Four months after graduating, Kelly is still drawing on connections she made at MSFS to keep on top of new thinking and issues within corporate responsibility. She regularly reaches out to Prof. Harriet Hentges, who was her professor for an MSFS course titled “Corporate Responsibility, Business, and Society”. “Professor Hentges has great advice in this field and I’ve enjoyed staying in touch with her when we see books or articles related to our shared interests,” she says.
Since graduating, Kelly has continued in her role at the World Bank, where she is able to combine her passion for serving local communities with her interest in international affairs: “On any given day I could be using my Turkish skills to evaluate an NGO’s grant application or going on a site visit to a local DC early childhood education center!”
Profit, people, planet
As technology and environmental issues are rapidly changing workplaces and businesses globally, Kelly says a simple yet transformative philosophy can enable organizations to operate in a way that benefits communities around the world. “Essentially it boils down to addressing what’s called the ‘triple bottom line’,” she says. “Profit, people, and planet. In other words, institutions should focus on their contributions to society and impact on the environment, not just financial returns.”
With the globalized effects of technology, climate change, automation, and artificial intelligence impacting societies the world over, Kelly has become increasingly interested in returning to work with the communities that sparked her interest in corporate responsibility in the first place. “Looking forward, I’m focusing on continuing my current trajectory in community relations,” she says. “I’ve been reflecting more on what that looks like in terms of serving the communities I called home growing up—in Iowa, Missouri, Wyoming, and Kentucky—in the current domestic political landscape.”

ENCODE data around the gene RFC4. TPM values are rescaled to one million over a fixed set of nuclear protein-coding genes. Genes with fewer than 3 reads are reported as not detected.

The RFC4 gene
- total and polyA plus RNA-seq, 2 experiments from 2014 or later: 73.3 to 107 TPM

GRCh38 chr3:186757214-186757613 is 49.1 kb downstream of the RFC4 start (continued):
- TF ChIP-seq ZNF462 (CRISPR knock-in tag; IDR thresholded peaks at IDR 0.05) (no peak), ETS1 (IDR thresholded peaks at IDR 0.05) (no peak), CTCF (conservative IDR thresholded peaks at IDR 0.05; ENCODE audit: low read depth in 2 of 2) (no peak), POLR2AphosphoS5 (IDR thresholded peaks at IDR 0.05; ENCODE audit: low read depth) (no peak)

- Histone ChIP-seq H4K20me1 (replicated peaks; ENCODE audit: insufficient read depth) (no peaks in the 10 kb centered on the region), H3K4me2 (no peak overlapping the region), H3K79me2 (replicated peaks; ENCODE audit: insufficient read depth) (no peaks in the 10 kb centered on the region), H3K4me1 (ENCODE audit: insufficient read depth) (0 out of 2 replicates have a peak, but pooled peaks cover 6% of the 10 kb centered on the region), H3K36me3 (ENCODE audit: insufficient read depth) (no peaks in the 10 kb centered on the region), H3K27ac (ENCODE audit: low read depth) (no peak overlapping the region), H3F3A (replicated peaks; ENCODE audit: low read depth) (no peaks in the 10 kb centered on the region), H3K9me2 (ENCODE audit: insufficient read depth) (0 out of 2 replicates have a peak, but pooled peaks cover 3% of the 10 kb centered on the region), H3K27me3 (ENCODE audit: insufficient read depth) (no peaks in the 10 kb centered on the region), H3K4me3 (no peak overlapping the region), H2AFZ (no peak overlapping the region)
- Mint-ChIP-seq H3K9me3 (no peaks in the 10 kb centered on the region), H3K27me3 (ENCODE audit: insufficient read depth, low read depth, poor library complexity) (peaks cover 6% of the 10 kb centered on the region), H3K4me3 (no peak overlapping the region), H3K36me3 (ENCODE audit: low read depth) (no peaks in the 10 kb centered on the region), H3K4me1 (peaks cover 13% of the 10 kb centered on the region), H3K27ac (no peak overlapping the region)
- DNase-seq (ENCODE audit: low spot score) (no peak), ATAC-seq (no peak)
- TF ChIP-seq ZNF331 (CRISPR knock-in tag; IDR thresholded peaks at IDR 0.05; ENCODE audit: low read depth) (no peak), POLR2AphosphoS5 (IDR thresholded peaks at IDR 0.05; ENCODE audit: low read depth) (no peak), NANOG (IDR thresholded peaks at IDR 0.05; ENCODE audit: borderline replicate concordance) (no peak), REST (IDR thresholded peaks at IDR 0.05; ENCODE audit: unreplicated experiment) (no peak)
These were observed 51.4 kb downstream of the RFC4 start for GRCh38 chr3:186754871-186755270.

A service-oriented future
As she looks to the future of her career, Kelly believes that community relations and corporate responsibility more broadly will become a much more integral part of organizations’ key structures. “Even just in the past few years, there’s been a transition in the terminology and approaches,” she explains. “Work in this field is increasingly being framed as ‘corporate citizenship’, ‘sustainability’, or ‘creating shared value’, emphasizing the point that this type of work should be embedded throughout an institution’s activities, instead of siloed off.”
As she works with organizations to integrate community service into their work, she might just look to her graduate program as an example of how to place service at the heart of an institution’s mission. After all, that, she says, is what sets MSFS apart:
“Many students go to graduate school to further their career. Focusing intently on one’s own career can quickly spiral into self-serving behavior focused on what one can get rather than give. Having a guidepost centered on service, such as the mission of MSFS, helps put the focus back on one’s role within a broader community.”